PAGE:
The journalists have based their findings on documents delivered to them anonymously in early 2018. They claim that the timing for the release was random as it took them a year to work through the documents. Whether this implies diligent fact-checking is uncertain. It is also imaginable that the materials were obtained by illegal means.
Poroshenko has politically exposed himself now. A nation at war will not ignore the allegations of serious corruption in military procurement. The National Anti-Corruption Bureau has started an investigation. It is unlikely that the detectives will complete it before the election. In the meantime, journalists may be revealing new materials.
This further complicates the political landscape, opening the path to power for someone friendlier to the Kremlin; it may be the price that the nation has to pay for neglecting to deal with its corrupt elites earlier.
Michael Carpenter, former US Deputy Assistant Secretary of Defense, Senior Director at the Biden Center, and Nonresident Senior Fellow at the Atlantic Council: The charges made in the Bihus.Info report are serious and indicate that corruption schemes were endemic within Ukraine’s defense industrial sector. The Ukrainian government therefore has an obligation to investigate these allegations to determine if crimes were committed. I can’t speculate about the veracity of the reporting, and there are questions about the timing of the release of this information, but the Ukrainian public deserves a serious, credible, and impartial investigation.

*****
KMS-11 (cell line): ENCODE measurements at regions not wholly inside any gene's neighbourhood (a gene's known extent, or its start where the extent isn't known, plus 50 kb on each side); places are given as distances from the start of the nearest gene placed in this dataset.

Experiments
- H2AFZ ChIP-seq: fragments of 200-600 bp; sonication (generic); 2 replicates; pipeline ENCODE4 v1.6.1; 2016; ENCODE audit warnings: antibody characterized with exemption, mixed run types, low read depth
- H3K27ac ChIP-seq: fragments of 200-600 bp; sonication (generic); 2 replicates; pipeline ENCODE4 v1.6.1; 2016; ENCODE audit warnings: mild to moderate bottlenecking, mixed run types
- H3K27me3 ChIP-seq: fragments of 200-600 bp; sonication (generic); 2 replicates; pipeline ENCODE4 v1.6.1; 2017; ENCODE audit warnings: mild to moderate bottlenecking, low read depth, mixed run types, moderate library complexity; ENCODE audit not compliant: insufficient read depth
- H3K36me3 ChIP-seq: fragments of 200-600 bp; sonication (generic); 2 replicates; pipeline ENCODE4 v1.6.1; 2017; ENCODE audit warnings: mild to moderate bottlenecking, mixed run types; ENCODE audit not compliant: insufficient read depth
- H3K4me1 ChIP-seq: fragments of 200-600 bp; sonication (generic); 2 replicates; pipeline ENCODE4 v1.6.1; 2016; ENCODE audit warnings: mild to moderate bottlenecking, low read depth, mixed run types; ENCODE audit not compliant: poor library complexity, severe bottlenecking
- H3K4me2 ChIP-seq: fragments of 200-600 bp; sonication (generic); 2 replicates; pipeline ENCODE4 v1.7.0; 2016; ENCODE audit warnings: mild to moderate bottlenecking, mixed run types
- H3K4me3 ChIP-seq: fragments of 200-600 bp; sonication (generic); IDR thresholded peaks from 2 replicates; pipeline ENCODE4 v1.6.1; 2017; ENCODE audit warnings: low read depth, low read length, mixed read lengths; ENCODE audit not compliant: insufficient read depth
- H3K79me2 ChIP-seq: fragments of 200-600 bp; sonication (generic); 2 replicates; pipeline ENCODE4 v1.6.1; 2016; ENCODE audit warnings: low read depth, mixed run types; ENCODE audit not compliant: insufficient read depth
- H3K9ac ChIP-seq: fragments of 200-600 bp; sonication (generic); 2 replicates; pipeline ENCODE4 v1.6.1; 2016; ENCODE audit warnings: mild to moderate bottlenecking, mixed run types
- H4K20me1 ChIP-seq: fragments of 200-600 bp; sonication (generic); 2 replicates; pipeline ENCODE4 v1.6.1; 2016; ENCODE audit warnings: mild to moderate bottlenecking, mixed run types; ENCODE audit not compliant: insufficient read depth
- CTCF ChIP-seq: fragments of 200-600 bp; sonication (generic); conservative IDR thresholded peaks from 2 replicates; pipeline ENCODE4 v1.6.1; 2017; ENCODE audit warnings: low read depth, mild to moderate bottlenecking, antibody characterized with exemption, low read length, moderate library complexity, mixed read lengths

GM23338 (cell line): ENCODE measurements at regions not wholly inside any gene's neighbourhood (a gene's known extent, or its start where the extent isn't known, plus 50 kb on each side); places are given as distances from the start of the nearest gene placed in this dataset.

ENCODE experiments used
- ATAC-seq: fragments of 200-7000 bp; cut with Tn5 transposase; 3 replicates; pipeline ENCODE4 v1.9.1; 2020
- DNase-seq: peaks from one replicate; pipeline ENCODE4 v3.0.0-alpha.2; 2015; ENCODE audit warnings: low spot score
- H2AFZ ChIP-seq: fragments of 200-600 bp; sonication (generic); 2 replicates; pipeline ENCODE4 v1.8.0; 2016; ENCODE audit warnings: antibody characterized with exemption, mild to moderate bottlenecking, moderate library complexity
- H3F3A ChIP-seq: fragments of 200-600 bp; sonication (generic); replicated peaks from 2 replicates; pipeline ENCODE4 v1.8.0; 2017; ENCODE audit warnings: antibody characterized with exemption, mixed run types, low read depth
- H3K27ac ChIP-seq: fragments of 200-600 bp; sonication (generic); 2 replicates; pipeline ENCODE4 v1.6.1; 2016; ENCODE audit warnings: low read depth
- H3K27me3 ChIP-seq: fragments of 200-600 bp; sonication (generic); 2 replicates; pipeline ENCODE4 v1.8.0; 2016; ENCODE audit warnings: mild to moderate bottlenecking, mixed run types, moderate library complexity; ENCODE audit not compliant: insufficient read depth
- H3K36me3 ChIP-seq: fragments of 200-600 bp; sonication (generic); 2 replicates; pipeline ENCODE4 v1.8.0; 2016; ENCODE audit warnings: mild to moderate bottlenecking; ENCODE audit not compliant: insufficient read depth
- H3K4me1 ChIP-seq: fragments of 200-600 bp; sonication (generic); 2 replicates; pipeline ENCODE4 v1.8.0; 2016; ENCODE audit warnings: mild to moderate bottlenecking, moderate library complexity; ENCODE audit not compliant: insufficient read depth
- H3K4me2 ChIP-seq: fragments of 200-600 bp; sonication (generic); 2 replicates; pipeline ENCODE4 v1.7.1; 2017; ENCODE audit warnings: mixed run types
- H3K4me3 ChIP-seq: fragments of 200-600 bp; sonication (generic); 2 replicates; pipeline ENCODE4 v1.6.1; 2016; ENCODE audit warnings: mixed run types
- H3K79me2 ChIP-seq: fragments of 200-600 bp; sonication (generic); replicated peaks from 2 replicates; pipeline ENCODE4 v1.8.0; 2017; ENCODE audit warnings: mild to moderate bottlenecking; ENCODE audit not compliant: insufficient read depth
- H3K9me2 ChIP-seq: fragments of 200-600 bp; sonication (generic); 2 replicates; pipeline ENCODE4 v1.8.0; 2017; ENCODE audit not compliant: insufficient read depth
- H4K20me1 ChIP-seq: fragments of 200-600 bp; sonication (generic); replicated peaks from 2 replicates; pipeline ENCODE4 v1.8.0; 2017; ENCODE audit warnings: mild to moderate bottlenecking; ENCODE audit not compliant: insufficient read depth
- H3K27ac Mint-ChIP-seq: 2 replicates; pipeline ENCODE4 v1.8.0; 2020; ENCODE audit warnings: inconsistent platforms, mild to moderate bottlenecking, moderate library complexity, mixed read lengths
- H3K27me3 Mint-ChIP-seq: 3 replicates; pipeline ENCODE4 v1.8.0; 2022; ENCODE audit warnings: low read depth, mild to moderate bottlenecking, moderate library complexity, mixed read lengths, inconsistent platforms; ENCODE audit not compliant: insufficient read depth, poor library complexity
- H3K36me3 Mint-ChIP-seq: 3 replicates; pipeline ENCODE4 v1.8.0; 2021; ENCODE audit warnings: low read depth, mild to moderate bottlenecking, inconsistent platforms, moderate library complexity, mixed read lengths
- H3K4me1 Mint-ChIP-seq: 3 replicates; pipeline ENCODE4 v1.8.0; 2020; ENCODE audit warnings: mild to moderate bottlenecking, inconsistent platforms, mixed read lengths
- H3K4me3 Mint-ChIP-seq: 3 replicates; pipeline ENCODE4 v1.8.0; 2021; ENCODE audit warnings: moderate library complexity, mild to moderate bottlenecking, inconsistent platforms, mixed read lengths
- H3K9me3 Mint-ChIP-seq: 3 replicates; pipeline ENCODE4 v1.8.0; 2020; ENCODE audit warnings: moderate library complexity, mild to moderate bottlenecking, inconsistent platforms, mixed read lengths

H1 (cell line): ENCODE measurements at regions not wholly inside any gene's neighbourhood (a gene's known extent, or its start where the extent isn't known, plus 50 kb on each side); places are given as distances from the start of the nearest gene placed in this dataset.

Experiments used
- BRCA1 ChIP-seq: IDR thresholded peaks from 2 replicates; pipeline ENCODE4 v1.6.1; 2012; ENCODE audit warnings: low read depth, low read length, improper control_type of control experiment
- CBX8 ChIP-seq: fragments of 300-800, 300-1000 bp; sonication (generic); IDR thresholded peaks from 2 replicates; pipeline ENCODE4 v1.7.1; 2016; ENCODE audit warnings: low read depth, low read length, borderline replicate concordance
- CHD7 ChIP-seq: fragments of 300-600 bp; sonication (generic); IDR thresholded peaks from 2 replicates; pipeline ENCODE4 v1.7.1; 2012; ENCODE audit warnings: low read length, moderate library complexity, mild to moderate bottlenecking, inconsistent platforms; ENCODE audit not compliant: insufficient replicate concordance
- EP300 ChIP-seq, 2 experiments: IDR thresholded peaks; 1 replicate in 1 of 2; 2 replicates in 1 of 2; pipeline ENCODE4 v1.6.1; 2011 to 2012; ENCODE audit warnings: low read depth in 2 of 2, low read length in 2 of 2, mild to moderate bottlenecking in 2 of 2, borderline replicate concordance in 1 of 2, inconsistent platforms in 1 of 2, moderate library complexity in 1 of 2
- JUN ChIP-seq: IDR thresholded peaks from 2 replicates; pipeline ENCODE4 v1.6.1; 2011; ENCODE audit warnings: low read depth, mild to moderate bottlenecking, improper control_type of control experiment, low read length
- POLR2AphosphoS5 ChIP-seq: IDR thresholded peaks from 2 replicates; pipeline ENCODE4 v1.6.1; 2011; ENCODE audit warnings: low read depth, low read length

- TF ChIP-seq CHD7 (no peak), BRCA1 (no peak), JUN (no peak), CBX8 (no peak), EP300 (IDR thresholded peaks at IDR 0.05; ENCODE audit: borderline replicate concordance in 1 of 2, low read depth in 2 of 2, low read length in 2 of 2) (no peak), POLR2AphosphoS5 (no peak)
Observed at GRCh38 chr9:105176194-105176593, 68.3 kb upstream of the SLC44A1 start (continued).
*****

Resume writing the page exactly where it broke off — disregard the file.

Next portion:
Peter Dickinson, Nonresident Fellow at the Atlantic Council and Publisher, Business Ukraine Magazine: The allegations of defense sector corruption are particularly explosive given Ukraine’s ongoing undeclared war with Russia and President Poroshenko’s role as commander-in-chief. Nevertheless, this scandal is unlikely to prove an electoral game-changer because it is simply not shocking enough to undermine the broader campaign narrative. Even the most optimistic of Poroshenko’s supporters generally assume he is personally connected to corruption schemes of this nature. He has almost zero credibility as an anti-corruption crusader and therefore this issue is not an important part of his re-election bid. Poroshenko’s electoral appeal is rooted in the notion of “better the devil you know” and his presidential campaign rests on his ability to convince voters that he is the lesser of all available evils. These corruption claims are certainly damaging, but they do not fundamentally alter that equation.
Oleksandra Drik, Head of Declarations Under Control and a 2019 James Denton Transatlantic Fellow at the Center for European Policy Analysis: The facts revealed in the investigation are yet another glaring example of the gap between the president’s words and actions. Even more important, it shows how tight the links are between Ukraine’s current leader and his closest allies and Russia. These links are based on money, and they are so strong that they override Ukraine’s national and international security.